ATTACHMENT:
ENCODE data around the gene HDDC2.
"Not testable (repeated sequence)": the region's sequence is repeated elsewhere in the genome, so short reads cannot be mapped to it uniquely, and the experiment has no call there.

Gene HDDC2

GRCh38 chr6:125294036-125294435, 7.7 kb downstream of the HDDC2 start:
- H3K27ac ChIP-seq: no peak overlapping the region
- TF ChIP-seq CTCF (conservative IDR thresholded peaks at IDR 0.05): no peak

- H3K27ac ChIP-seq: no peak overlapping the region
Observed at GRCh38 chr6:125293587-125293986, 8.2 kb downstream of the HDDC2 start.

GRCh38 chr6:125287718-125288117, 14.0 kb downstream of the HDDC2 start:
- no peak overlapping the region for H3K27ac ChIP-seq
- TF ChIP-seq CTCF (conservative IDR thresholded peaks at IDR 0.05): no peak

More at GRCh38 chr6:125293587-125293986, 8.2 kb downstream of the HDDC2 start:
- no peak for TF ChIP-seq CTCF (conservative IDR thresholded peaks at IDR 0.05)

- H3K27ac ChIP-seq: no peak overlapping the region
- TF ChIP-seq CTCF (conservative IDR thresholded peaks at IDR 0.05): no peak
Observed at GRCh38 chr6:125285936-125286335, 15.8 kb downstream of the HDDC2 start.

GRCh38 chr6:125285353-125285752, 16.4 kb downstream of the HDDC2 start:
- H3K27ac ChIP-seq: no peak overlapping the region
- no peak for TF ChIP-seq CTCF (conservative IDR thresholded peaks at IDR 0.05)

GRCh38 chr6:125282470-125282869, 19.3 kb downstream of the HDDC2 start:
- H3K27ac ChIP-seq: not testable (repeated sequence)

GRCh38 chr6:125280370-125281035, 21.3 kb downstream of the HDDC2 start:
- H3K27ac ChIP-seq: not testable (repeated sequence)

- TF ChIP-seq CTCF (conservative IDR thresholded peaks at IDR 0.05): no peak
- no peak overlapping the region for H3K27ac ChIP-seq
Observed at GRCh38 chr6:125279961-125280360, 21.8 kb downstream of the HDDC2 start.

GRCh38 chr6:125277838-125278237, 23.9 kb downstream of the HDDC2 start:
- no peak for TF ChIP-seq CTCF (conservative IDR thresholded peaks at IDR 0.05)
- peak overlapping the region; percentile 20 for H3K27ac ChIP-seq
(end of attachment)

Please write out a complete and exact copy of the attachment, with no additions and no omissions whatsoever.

ENCODE data around the gene HDDC2.
"Not testable (repeated sequence)": the region's sequence is repeated elsewhere in the genome, so short reads cannot be mapped to it uniquely, and the experiment has no call there.

Gene HDDC2

GRCh38 chr6:125294036-125294435, 7.7 kb downstream of the HDDC2 start:
- H3K27ac ChIP-seq: no peak overlapping the region
- TF ChIP-seq CTCF (conservative IDR thresholded peaks at IDR 0.05): no peak

- H3K27ac ChIP-seq: no peak overlapping the region
Observed at GRCh38 chr6:125293587-125293986, 8.2 kb downstream of the HDDC2 start.

GRCh38 chr6:125287718-125288117, 14.0 kb downstream of the HDDC2 start:
- no peak overlapping the region for H3K27ac ChIP-seq
- TF ChIP-seq CTCF (conservative IDR thresholded peaks at IDR 0.05): no peak

More at GRCh38 chr6:125293587-125293986, 8.2 kb downstream of the HDDC2 start:
- no peak for TF ChIP-seq CTCF (conservative IDR thresholded peaks at IDR 0.05)

- H3K27ac ChIP-seq: no peak overlapping the region
- TF ChIP-seq CTCF (conservative IDR thresholded peaks at IDR 0.05): no peak
Observed at GRCh38 chr6:125285936-125286335, 15.8 kb downstream of the HDDC2 start.

GRCh38 chr6:125285353-125285752, 16.4 kb downstream of the HDDC2 start:
- H3K27ac ChIP-seq: no peak overlapping the region
- no peak for TF ChIP-seq CTCF (conservative IDR thresholded peaks at IDR 0.05)

GRCh38 chr6:125282470-125282869, 19.3 kb downstream of the HDDC2 start:
- H3K27ac ChIP-seq: not testable (repeated sequence)

GRCh38 chr6:125280370-125281035, 21.3 kb downstream of the HDDC2 start:
- H3K27ac ChIP-seq: not testable (repeated sequence)

- TF ChIP-seq CTCF (conservative IDR thresholded peaks at IDR 0.05): no peak
- no peak overlapping the region for H3K27ac ChIP-seq
Observed at GRCh38 chr6:125279961-125280360, 21.8 kb downstream of the HDDC2 start.

GRCh38 chr6:125277838-125278237, 23.9 kb downstream of the HDDC2 start:
- no peak for TF ChIP-seq CTCF (conservative IDR thresholded peaks at IDR 0.05)
- peak overlapping the region; percentile 20 for H3K27ac ChIP-seq